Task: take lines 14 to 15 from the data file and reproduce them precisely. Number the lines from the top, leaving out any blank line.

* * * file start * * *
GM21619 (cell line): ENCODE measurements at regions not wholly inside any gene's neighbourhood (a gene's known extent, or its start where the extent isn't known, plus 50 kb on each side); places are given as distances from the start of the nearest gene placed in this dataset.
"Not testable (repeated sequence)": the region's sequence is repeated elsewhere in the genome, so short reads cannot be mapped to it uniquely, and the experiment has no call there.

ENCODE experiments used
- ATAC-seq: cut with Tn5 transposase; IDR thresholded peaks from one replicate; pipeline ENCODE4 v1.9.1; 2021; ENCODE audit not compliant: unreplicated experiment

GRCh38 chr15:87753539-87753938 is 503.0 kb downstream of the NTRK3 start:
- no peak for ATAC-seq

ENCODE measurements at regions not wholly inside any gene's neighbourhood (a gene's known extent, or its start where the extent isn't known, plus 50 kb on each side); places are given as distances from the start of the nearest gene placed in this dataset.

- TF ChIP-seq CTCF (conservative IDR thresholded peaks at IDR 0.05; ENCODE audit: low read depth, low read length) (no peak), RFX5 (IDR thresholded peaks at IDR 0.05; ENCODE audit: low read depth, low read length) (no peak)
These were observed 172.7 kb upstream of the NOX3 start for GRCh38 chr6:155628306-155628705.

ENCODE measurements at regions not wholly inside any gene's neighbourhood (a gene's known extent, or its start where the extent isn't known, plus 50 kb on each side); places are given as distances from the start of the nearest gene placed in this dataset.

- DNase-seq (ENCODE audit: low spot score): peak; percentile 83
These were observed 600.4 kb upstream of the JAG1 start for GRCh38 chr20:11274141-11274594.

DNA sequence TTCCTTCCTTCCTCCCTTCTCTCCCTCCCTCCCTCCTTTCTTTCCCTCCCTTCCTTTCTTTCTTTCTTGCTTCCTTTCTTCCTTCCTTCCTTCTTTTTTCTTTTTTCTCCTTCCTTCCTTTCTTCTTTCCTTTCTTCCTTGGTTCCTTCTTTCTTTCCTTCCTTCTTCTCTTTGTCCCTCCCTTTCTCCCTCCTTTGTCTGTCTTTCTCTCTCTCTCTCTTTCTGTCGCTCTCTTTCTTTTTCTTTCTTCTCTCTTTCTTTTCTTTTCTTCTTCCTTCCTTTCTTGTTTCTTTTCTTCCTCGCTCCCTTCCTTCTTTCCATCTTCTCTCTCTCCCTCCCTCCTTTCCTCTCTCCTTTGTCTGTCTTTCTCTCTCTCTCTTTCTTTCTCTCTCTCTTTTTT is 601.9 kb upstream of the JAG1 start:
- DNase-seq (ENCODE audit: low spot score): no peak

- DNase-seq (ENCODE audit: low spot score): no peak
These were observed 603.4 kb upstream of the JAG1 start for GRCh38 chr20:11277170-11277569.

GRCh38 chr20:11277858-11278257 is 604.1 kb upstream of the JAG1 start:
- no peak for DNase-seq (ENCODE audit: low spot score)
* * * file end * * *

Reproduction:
- DNase-seq (ENCODE audit: low spot score): no peak

- DNase-seq (ENCODE audit: low spot score): no peak